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## [TowerTalk] Disconnecting cables and lightning (questions --

 To: [TowerTalk] Disconnecting cables and lightning (questions -- w8ji.tom@MCIONE.com (Tom Rauch) Fri, 05 Jun 1998 09:43:31 +0000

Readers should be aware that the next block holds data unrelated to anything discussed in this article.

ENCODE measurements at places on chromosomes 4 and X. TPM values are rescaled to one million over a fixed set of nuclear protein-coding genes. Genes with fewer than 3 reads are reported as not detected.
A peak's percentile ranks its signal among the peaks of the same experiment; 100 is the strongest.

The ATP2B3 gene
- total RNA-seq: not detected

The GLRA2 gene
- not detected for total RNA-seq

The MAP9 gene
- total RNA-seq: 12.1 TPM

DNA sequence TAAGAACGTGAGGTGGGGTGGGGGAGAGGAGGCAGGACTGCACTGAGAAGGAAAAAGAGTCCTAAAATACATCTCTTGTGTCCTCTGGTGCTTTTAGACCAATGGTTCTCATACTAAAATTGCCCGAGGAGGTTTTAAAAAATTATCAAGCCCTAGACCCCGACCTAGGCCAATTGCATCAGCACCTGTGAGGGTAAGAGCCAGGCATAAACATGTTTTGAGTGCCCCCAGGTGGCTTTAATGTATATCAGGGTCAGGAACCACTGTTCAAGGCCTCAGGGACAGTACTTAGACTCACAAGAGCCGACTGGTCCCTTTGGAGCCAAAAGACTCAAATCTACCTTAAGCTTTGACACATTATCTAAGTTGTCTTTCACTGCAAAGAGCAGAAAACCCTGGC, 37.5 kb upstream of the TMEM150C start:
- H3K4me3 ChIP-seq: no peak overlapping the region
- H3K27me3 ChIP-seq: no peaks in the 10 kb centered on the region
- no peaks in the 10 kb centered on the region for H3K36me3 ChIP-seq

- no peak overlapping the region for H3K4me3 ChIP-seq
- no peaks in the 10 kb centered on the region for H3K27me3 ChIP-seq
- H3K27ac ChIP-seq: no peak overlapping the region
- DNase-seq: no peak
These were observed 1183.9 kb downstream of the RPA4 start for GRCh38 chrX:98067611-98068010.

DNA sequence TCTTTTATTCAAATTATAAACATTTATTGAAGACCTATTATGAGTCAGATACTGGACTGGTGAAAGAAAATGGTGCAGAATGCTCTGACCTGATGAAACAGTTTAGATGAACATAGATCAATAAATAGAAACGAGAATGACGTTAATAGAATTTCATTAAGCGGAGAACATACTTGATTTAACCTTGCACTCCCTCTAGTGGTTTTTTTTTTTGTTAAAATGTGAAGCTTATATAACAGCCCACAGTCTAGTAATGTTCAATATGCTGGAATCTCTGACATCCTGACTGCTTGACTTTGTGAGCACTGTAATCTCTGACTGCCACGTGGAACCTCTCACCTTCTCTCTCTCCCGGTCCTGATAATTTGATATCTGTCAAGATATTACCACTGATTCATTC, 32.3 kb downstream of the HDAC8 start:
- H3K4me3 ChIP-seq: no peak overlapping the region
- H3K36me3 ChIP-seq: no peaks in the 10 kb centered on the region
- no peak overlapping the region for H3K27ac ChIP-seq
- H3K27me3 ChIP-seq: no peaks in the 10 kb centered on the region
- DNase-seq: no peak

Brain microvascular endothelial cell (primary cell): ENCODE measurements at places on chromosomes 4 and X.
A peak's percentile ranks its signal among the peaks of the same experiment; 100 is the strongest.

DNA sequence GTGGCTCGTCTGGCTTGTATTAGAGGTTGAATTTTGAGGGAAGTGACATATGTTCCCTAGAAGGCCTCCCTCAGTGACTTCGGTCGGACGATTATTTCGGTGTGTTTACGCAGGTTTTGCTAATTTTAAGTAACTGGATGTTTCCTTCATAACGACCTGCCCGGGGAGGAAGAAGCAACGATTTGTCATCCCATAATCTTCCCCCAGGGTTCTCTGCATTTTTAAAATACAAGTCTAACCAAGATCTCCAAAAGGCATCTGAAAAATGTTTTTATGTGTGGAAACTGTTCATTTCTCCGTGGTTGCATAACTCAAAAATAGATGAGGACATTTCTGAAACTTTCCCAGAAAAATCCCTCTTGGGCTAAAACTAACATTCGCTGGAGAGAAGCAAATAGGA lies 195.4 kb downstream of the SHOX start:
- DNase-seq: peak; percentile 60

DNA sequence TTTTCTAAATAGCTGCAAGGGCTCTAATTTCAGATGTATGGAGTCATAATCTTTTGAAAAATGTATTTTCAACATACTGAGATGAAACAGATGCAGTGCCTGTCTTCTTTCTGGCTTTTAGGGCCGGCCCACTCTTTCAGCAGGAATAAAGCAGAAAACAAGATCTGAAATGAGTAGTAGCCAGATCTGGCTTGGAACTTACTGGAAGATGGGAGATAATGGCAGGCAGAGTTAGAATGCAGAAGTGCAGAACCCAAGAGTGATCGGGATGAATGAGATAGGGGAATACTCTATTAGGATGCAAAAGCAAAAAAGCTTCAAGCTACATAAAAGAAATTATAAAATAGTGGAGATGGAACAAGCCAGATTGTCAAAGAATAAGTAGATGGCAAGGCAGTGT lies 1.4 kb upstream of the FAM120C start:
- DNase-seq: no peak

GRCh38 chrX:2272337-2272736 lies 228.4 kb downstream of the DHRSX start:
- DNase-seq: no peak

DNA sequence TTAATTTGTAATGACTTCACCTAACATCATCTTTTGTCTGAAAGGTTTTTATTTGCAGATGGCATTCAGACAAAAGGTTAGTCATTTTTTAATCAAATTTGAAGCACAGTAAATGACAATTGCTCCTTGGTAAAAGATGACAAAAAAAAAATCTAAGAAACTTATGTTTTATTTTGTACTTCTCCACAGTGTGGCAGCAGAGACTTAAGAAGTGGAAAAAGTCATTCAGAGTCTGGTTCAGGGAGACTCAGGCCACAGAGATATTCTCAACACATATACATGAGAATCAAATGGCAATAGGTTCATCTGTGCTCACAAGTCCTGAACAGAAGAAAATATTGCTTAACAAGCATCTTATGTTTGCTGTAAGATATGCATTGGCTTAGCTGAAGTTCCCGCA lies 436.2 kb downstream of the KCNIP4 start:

```To: > Date: Thu, 04 Jun 1998 15:51:17 -0400 > From: Bill Coleman AA4LR Hi Bill, > Well, I'm not a lightning expert, There might very well be no such expert, because lightning is so esoteric. Roy Lewallen would call this a "high-Q" thread, because it could ring on and on. Wes Stewert calls it a tar-baby. I think this is a high-Q tar baby. ;-) There are some things that are not debatable, however, because they can be confirmed by repeatable experiment. > A grounded conductor aloft assumes the same potential as the ground it is > connected to. It therefore becomes difficult for it to build up a charge > and make it a potential target. Actually not according to physics. Charges DO move up in the conductor. The problem is we can't really measure those charges by normal means we are accustomed to in conventional circuits, and they move up in the conductor even if the conductor is an insulator!!! Earlier I gave the example of a charged paper cone. That's a common physics experiment. That charges all collect on the outside of the cone. If you use a string to turn the paper cone inside out, the charges all move to the outside again even though the cone is an insulator. > An ungrounded conductor aloft assumes whatever potential it wants. If it > is bombarded with rain, it picks up the charge of the rain. Wind friction > can also generate a sizable static charge. It may pick up enough of a > charge to become a target. Here's how I view the problem, I hope it makes sense. Imagine the great potential difference between the earth and cloud required to start an arc. It certainly is much more potential than a few dry cells, hi hi. Now how on earth (pun intended) can that conductor "collect" enough charge to arc over to a cloud thousands of feet away without arcing over to earth LONG before that point? The charges physicists speak of "collecting" do so because of the force on charges due to the electric field, not because of something like water into a bucket. We can't "pour" those charges anywhere because more charges will quickly fill the void EVEN when we talk about charge in an insulator! > Of course, lightning is dumb, and it doesn't understand theory - it > strikes where and when it wants.... Things can sometimes be too complex for a simple "one-fits-all" explanation. You can bet there are a lot of things going on that control getting a hit or not, but changing the potential of a conductor tower with reference to earth would make no difference at all. Draw it on paper. Lets say the cloud is charged to +5000 volts with reference to earth. A conductor connected to earth would have a potential difference of 5000 volts. If we let that tower float to 2500 volts, the potential difference to the cloud and to earth would EACH be 2500 volts, for a total path potential difference of 5000 volts. The only way to lessen the charge is to transport charges BACK to the cloud that were given up, and that requires some direct path for ions or charges. 1.) I don't disagee that adding a static brush MIGHT reduce the potential for a hit, because the corona from the brush would make the object appear fatter and blunter. But the very same thing could be accomplished by making the object fatter and blunter WITHOUT the noise generated by corona. 2.) I don't disagree a wider copper flashing has less inductance than a narrower "something else", but I disagree with the contention that the flat shape is always better because it is flat. A one inch wide flat conductor has about the same inductance as one inch diameter conductor of the same length. I don't rush out to buy copper flashing UNLESS I need a whole lot of area. Three inch wide copper flashing is better than a 3/4 inch copper pipe, but I simply elected NOT to mess with three inch wide copper flashing running all around my house because I can disconnect the antennas when storms approach. I am curious about determining some "rule of thumb" for the performance of various lengths and materials for broadband grounds. This morning there was a loud boom. Marsha was standing in the carport watching the storm, and tells me lightning hit directly on my 200 foot tower. This PC was also on and running. The only damage was to a digital wall clock sitting on the refrigerator and plugged into a separate outlet. SK clock. Does that prove anything? Not a thing except nothing is greatly wrong with my system. One or two data points mean nothing in a random event. Certainly everything survived without expensive gizmo's with what I consider proper grounding, but who knows about the next time. With another 200-300 foot tower going up on the highest point for several miles, I'll probably enjoy that next time soon enough. 73, Tom W8JI w8ji.tom@MCIONE.com -- FAQ on WWW: http://www.contesting.com/towertalkfaq.html Submissions: towertalk@contesting.com Administrative requests: towertalk-REQUEST@contesting.com Problems: owner-towertalk@contesting.com Search: http://www.contesting.com/km9p/search.htm ```
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